U.S. economy slows sharply during omicron wave, Markit surveys show

The U.S. economy is still growing, but omicron has acted as a big drag in early 2022. Seen here is an automated pizza assembly system that is making inroads in the food industry.

Record spread of new coronavirus strain exacerbates labor and supply shortages

The numbers: The U.S. economy dropped down to a slower gear in January amid a record outbreak of coronavirus cases that intensified labor and supply shortages, according to pair of IHS Markit surveys of senior business executives.

A “flash” index of service-oriented companies tumbled to an 18-month low of 50.9 from 57.6 in the final month of 2021, IHS Markit said. A similar gauge of manufacturers dropped to 55 from 57.7 in December — a 15-month low.

The flash IHS surveys give the first clear indication of the damage done to the U.S. economy in the first month of the new year.

Any reading above 50 means businesses are growing and numbers above 55% are quite healthy. Yet conditions aren’t as good as they were last fall, no thanks to the latest strain of the coronavirus.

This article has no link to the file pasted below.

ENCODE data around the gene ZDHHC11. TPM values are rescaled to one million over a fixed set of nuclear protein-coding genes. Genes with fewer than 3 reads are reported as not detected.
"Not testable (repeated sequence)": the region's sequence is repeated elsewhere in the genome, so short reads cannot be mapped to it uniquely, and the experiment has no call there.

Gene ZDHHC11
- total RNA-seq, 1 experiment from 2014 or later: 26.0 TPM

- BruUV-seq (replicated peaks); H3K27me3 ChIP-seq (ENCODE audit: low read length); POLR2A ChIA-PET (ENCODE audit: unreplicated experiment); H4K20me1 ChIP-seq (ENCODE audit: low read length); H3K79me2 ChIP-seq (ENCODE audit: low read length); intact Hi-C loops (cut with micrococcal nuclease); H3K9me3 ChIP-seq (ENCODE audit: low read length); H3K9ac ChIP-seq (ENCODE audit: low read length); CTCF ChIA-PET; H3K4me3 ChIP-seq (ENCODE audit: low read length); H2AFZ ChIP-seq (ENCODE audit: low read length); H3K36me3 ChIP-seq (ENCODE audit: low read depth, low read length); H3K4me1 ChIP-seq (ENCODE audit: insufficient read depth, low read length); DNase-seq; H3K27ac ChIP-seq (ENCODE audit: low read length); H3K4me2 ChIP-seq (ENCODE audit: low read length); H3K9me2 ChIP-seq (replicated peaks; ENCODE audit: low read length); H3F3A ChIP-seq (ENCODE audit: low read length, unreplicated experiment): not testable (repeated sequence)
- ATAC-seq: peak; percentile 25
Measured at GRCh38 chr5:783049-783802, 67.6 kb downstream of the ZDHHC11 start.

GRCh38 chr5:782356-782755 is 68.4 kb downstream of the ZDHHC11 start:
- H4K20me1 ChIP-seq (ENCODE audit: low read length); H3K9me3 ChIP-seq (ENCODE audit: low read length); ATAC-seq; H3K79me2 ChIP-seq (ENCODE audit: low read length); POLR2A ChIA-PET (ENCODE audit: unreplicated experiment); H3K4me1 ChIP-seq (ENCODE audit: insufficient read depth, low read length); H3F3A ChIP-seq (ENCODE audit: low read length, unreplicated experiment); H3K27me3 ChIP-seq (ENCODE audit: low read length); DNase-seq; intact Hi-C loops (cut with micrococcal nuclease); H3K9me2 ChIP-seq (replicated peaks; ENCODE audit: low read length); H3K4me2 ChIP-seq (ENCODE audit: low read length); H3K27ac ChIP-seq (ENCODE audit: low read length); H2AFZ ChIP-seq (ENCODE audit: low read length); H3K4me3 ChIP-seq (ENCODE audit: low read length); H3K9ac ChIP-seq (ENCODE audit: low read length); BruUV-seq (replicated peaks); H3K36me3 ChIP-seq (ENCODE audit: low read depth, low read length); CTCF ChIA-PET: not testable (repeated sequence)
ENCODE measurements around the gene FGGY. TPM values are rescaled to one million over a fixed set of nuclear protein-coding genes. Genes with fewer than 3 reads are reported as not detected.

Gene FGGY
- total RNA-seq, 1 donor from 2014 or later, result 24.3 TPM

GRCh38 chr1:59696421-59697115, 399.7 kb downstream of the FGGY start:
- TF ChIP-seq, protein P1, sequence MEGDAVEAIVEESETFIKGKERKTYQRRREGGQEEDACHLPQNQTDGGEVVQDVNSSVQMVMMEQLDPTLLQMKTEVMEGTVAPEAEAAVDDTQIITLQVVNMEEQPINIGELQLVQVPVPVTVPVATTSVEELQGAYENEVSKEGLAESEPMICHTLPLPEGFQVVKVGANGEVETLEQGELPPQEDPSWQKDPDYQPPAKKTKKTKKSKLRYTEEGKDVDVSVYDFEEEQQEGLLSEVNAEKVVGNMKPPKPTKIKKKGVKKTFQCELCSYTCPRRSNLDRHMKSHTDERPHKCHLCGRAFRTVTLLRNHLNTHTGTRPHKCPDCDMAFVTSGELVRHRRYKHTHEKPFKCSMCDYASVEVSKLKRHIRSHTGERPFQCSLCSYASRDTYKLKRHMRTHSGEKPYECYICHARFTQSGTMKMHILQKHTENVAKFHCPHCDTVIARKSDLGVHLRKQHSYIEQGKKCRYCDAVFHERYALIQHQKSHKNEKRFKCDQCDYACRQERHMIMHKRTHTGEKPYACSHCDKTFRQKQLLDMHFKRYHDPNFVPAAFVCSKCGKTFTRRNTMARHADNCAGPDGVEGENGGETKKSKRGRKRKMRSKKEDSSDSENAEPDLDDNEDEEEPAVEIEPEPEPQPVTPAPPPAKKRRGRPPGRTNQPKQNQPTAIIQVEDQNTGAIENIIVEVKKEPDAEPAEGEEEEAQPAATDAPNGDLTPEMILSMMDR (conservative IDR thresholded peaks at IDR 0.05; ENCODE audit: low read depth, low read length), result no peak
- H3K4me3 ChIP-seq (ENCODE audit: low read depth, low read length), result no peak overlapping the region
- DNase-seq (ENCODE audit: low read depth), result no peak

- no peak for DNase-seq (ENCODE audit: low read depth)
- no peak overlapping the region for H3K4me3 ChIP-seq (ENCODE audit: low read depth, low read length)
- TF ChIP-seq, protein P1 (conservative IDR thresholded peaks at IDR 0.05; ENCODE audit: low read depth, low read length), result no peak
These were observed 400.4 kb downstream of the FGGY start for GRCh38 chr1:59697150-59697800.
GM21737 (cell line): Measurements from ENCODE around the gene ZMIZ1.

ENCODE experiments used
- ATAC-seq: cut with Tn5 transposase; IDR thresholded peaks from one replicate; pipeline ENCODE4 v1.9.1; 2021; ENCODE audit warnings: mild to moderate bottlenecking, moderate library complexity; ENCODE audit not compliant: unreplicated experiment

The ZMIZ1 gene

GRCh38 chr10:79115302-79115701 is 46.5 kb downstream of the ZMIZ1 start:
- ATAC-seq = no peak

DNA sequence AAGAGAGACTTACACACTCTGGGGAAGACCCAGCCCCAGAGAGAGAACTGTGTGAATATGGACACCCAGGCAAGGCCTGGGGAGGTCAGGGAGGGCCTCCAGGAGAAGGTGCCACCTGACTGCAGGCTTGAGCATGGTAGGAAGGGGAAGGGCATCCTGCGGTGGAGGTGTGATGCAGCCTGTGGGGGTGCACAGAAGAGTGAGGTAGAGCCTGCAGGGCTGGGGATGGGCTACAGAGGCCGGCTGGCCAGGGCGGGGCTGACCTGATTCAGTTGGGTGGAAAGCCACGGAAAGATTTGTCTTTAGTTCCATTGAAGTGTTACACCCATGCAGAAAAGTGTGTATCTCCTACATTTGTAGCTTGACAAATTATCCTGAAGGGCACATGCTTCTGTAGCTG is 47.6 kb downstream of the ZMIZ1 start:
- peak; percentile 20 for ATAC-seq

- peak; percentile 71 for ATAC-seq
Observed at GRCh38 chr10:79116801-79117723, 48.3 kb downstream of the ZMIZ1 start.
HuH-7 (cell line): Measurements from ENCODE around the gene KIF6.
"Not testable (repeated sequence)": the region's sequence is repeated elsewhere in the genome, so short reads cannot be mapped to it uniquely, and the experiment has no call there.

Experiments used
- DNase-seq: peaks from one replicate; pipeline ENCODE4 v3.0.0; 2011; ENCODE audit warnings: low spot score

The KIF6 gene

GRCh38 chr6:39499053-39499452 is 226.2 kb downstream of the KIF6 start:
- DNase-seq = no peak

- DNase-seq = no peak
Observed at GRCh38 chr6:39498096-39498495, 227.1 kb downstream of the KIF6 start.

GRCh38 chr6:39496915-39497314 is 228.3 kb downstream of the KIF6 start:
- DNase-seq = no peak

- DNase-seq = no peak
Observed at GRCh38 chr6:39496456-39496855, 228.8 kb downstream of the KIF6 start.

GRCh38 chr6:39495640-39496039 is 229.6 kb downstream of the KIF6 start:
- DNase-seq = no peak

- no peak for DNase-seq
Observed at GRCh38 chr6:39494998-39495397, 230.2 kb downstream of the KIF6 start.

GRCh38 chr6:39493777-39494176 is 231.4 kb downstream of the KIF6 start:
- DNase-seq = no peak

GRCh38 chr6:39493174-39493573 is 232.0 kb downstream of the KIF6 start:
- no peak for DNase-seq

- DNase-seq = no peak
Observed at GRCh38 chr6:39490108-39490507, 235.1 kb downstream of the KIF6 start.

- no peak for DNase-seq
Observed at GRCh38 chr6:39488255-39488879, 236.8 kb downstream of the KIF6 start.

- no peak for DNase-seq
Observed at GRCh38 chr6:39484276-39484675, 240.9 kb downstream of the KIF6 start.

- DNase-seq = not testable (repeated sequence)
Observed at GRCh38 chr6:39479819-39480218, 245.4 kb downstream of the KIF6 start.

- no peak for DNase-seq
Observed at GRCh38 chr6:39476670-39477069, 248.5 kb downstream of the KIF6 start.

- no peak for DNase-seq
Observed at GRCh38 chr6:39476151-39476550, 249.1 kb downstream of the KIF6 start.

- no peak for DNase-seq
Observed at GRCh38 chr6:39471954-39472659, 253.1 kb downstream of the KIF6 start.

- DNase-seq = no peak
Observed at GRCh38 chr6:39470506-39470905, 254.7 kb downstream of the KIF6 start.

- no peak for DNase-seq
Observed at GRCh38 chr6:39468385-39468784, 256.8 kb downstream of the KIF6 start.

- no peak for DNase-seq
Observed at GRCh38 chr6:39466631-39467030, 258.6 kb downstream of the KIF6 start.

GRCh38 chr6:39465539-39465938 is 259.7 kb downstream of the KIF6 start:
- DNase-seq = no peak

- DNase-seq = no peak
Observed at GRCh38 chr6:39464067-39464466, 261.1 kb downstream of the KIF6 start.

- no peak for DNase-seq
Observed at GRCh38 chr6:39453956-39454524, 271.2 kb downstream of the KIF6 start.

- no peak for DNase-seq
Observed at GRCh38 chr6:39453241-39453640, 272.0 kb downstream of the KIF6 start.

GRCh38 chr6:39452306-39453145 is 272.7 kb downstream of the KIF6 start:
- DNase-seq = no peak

“Labor shortages, employee absences and the omicron wave reportedly weighed on growth,” IHS Markit said.

Big picture: Omicron clearly dented the economy in January. Millions of people missed time from work and the virus disrupted already strained supply chains. Restaurants and other businesses that “serve” customers directly were the hardest hit.

Yet with cases peaking, most business leaders believe growth will re-accelerate in the near future. Their biggest problem is an ongoing lack of supplies and labor.

Key details: The increase in prices, a sign of inflation, was the slowest since last spring. The IHS report suggested that supply bottlenecks are still high but slowly easing.

New orders, a sign of future sales, also remained strong. Employment was mixed.

Despite ongoing difficulties, most executives remained optimistic that the economy would improve later in the year. They expect omicron to fade like other coronavirus waves and anticipate congestion in supply lines to slowly clear up.

Executives are still worried about labor shortages, however, and rising wages associated with the dearth of people willing to accept jobs.

Looking ahead: “Despite the survey signaling a disappointing start to the year, there are some encouraging signals for the near-term outlook,” said Chris Williamson, chief business economist at IHS Markit.

Market reaction: The Dow Jones Industrial Average DJIA, -0.06% and S&P 500 SPX, +0.52% sank again in Monday trades. Stocks have tumbled this year in anticipation of the Federal Reserve raising interest rates. Tensions between the U.S. and Russia over Ukraine are adding to the angst.


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